I go for a separate quality ballhead with a large ball, really good mechanics and a high load limit. It might cost the same as the tripod itself, but it's worth it. I have a Markins and an Acratech and love both. I also have a cheapo no-name ballhead, which is OK. I'm not much for panorama heads. I have an oil dampened Giottos head that I bought for video work, but for stills I use a ballhead that can lock down any camera and lens that I can offer it.
The head must have an Arca-Swiss standard clamp. The Manfrotto clamps and plates are on the flimsy side and non-standard. Other manufacturers have even worse systems, plasticky and wobbly. The Arca-Swiss system is supported by dozens of manufacturers and can hold a lot of weight.

 
You want a tripod that goes low

 
It might seem too high... until you need it

High enough

I want a tripod that elevates high enough to be at eye level without extending the center column – at least not too much. A bit will work, but too much and you get wobble. A tripod really can't be too high. You can always leave the thinnest leg section unextended, which will make it lower – and sturdier too. And when you need the height you will appreciate it.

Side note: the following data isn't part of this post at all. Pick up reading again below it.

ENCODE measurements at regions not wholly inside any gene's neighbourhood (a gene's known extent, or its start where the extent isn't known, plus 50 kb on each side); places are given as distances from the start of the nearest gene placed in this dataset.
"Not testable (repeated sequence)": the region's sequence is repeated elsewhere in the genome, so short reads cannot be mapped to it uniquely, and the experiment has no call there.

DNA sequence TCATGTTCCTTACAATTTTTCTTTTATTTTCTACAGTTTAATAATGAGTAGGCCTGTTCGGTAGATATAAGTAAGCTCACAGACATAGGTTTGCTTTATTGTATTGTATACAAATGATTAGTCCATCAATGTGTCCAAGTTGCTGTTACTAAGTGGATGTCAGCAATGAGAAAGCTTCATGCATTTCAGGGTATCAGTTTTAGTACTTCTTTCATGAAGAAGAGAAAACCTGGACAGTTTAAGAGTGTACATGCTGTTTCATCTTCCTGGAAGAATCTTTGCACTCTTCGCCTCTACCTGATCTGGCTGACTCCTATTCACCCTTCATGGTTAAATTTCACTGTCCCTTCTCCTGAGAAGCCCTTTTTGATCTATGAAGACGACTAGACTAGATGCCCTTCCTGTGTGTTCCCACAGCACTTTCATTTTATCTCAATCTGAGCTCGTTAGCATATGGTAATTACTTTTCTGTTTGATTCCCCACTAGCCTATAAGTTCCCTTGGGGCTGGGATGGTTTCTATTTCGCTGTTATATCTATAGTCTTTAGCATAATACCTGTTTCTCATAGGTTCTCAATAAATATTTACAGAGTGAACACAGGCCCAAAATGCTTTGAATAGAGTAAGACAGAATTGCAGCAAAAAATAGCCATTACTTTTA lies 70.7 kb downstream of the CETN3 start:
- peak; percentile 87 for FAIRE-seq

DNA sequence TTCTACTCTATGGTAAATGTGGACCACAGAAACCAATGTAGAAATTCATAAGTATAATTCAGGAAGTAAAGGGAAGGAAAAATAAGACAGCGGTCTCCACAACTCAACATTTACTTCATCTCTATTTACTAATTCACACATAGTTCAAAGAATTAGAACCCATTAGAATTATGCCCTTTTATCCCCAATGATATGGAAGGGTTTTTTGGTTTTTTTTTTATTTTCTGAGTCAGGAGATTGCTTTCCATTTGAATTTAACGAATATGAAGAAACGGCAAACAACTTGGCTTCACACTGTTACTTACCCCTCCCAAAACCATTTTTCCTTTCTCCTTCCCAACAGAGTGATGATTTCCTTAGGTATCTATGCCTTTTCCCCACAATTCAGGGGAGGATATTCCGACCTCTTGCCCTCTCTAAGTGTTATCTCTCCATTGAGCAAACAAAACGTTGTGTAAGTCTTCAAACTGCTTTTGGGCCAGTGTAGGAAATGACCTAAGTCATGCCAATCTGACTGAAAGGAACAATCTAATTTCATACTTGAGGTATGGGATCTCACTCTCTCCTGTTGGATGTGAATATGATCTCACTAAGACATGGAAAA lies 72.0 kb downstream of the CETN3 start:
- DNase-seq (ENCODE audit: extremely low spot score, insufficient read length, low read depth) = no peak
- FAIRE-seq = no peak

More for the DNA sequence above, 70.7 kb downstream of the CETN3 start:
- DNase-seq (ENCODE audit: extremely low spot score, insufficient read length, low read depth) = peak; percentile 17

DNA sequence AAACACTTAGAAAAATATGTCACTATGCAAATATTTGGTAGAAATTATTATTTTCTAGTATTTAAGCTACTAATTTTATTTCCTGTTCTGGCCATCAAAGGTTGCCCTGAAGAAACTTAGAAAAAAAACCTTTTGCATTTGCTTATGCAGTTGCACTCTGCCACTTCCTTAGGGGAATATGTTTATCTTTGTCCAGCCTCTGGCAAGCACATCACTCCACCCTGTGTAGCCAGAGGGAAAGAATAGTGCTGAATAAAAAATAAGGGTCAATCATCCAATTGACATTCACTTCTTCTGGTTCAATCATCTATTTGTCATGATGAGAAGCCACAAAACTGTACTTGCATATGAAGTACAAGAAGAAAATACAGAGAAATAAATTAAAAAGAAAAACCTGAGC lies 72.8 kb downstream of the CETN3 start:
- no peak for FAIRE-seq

Separate legs

I want the legs to be able to work separately and lock in any angle. Independent legs enable me to set up the tripod on almost any surface, even with wildly different heights and lengths for each leg. And being able to spread out the legs fully will let me get very close to the ground. So tripods with connections from the center column to the legs are out in my case.


 
The center column can tip

Flexible

I like a center column that can be turned to a horizontal position. Both my tripods has this feature and I use it a lot. It lets me bring the camera off center to the tripod, over a table or a ledge. Some people might not need this or even care, but I do. Other tripods have center columns that can be taken apart to shorten them while others again can be equipped with a shorter center column, which you will have to buy separately.

Locks

Most tripod legs are simple telescopic tubes that can lock in any position. Some use levers others use a revolving collar.